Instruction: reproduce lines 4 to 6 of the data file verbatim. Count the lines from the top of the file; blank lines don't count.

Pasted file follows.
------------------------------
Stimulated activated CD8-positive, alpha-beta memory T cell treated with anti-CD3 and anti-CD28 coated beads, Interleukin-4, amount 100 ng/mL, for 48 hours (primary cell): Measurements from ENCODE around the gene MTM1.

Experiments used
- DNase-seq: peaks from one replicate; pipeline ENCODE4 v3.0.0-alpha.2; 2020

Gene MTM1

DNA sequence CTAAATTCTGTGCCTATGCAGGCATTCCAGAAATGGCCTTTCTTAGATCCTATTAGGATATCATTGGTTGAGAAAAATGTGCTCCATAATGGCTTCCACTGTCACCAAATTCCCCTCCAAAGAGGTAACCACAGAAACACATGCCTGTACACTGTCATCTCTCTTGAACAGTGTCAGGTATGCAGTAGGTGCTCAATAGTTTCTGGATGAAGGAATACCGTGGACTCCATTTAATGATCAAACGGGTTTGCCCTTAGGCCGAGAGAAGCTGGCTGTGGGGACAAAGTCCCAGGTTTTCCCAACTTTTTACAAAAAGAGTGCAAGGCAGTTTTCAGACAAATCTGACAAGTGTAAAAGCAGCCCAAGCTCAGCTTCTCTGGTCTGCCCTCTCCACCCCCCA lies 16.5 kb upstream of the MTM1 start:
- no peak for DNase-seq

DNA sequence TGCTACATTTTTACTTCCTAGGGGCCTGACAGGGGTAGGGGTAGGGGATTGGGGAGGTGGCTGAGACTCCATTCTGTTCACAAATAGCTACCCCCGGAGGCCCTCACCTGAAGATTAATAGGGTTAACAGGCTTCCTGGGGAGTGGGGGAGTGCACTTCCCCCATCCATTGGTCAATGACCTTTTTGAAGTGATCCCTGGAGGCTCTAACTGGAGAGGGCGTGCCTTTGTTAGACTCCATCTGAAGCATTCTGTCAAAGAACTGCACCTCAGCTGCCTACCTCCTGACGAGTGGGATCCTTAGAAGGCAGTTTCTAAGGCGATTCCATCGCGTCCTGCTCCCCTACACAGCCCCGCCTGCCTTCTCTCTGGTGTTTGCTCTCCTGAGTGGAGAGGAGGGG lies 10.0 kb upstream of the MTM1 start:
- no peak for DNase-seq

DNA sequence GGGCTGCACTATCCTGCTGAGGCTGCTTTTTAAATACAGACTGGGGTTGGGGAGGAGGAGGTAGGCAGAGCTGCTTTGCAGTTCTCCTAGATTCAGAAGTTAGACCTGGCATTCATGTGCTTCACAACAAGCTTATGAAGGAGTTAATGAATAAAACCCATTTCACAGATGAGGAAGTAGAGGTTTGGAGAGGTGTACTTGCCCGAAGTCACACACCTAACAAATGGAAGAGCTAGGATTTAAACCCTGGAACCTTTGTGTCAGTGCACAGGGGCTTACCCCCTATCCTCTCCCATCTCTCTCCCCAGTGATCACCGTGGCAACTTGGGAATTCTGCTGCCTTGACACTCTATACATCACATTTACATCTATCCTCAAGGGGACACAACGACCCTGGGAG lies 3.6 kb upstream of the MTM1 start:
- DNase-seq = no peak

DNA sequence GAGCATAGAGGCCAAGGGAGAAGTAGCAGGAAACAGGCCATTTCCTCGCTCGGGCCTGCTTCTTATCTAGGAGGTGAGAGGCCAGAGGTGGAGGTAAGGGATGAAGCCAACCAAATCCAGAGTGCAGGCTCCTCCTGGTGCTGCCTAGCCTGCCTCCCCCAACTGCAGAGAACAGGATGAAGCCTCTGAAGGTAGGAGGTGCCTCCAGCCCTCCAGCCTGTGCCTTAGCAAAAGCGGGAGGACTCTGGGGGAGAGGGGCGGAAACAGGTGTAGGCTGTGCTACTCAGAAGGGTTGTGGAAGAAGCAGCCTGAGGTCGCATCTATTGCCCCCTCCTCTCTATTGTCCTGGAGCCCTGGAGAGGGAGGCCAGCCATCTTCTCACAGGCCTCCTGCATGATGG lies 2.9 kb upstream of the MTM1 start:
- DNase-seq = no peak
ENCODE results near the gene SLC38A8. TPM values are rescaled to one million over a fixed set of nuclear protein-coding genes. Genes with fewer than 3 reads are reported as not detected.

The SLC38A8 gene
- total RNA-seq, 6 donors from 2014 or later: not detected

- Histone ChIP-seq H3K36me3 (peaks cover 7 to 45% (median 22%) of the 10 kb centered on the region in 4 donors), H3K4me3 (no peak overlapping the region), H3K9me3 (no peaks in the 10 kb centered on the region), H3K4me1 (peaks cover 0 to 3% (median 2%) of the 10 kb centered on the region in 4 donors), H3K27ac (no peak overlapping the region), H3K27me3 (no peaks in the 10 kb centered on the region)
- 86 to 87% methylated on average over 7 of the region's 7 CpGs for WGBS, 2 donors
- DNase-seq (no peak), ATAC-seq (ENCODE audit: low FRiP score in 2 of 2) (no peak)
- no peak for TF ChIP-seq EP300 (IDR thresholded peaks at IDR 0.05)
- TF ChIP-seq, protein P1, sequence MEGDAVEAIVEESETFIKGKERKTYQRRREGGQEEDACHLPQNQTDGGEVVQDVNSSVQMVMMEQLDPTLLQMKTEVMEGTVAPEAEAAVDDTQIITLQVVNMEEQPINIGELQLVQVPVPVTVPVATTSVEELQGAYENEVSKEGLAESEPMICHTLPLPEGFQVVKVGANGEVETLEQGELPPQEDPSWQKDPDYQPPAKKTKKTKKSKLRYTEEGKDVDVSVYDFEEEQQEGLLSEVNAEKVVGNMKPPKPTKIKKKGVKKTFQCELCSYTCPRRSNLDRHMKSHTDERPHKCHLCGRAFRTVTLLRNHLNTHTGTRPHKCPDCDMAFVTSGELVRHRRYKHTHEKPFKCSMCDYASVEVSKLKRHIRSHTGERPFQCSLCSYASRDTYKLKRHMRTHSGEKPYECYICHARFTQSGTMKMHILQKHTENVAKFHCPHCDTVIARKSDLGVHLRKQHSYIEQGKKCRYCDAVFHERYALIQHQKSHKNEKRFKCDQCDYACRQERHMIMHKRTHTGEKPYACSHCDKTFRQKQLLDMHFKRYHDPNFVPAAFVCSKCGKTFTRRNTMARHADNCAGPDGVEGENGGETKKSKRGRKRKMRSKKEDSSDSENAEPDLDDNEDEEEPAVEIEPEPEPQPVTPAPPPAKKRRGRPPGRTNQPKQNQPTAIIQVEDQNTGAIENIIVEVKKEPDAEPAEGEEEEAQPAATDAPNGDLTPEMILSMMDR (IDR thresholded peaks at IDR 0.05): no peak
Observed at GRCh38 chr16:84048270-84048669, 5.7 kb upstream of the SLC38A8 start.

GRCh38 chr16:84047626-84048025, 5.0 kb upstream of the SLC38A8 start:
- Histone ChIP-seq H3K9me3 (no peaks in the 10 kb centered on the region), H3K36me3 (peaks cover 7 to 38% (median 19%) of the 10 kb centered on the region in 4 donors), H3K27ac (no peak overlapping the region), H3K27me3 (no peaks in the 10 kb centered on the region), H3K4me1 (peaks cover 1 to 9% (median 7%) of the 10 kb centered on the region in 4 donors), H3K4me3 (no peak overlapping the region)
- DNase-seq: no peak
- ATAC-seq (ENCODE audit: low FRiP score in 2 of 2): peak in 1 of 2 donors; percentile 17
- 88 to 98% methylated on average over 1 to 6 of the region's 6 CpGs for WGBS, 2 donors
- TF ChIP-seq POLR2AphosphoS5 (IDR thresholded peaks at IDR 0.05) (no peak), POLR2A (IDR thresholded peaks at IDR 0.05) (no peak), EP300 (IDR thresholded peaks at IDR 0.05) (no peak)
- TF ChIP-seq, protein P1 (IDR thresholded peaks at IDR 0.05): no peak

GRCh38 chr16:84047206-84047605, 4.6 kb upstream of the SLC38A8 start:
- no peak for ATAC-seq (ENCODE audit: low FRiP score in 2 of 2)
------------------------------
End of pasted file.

Gene MTM1

DNA sequence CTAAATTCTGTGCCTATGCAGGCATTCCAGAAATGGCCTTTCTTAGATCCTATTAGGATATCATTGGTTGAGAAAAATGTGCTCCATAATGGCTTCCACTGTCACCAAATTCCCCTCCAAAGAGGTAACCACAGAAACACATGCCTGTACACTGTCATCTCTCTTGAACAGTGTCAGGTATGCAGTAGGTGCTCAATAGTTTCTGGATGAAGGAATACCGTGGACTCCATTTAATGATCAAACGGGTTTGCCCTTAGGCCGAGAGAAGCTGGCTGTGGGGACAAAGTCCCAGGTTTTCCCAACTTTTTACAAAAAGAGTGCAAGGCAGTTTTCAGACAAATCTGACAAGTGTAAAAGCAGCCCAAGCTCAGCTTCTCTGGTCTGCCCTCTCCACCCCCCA lies 16.5 kb upstream of the MTM1 start:
- no peak for DNase-seq